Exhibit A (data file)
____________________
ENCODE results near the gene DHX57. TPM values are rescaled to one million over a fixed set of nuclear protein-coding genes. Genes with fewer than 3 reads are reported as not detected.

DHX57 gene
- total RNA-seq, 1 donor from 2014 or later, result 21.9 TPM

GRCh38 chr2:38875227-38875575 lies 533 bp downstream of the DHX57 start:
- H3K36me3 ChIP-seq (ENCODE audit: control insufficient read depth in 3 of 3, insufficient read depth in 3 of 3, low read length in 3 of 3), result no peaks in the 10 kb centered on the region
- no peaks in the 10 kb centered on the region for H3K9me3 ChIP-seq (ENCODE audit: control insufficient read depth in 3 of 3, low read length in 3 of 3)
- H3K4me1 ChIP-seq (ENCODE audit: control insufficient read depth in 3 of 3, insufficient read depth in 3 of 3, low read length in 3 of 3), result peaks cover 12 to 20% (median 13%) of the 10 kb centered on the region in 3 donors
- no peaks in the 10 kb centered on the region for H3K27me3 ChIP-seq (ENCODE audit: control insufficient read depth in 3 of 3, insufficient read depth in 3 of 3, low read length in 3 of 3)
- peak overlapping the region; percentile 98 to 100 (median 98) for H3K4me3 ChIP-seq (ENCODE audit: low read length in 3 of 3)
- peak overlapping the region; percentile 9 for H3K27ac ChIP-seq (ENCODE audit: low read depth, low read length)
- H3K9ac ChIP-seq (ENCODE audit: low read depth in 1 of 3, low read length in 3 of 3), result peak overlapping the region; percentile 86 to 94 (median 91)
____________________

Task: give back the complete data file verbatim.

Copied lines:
ENCODE results near the gene DHX57. TPM values are rescaled to one million over a fixed set of nuclear protein-coding genes. Genes with fewer than 3 reads are reported as not detected.

DHX57 gene
- total RNA-seq, 1 donor from 2014 or later, result 21.9 TPM

GRCh38 chr2:38875227-38875575 lies 533 bp downstream of the DHX57 start:
- H3K36me3 ChIP-seq (ENCODE audit: control insufficient read depth in 3 of 3, insufficient read depth in 3 of 3, low read length in 3 of 3), result no peaks in the 10 kb centered on the region
- no peaks in the 10 kb centered on the region for H3K9me3 ChIP-seq (ENCODE audit: control insufficient read depth in 3 of 3, low read length in 3 of 3)
- H3K4me1 ChIP-seq (ENCODE audit: control insufficient read depth in 3 of 3, insufficient read depth in 3 of 3, low read length in 3 of 3), result peaks cover 12 to 20% (median 13%) of the 10 kb centered on the region in 3 donors
- no peaks in the 10 kb centered on the region for H3K27me3 ChIP-seq (ENCODE audit: control insufficient read depth in 3 of 3, insufficient read depth in 3 of 3, low read length in 3 of 3)
- peak overlapping the region; percentile 98 to 100 (median 98) for H3K4me3 ChIP-seq (ENCODE audit: low read length in 3 of 3)
- peak overlapping the region; percentile 9 for H3K27ac ChIP-seq (ENCODE audit: low read depth, low read length)
- H3K9ac ChIP-seq (ENCODE audit: low read depth in 1 of 3, low read length in 3 of 3), result peak overlapping the region; percentile 86 to 94 (median 91)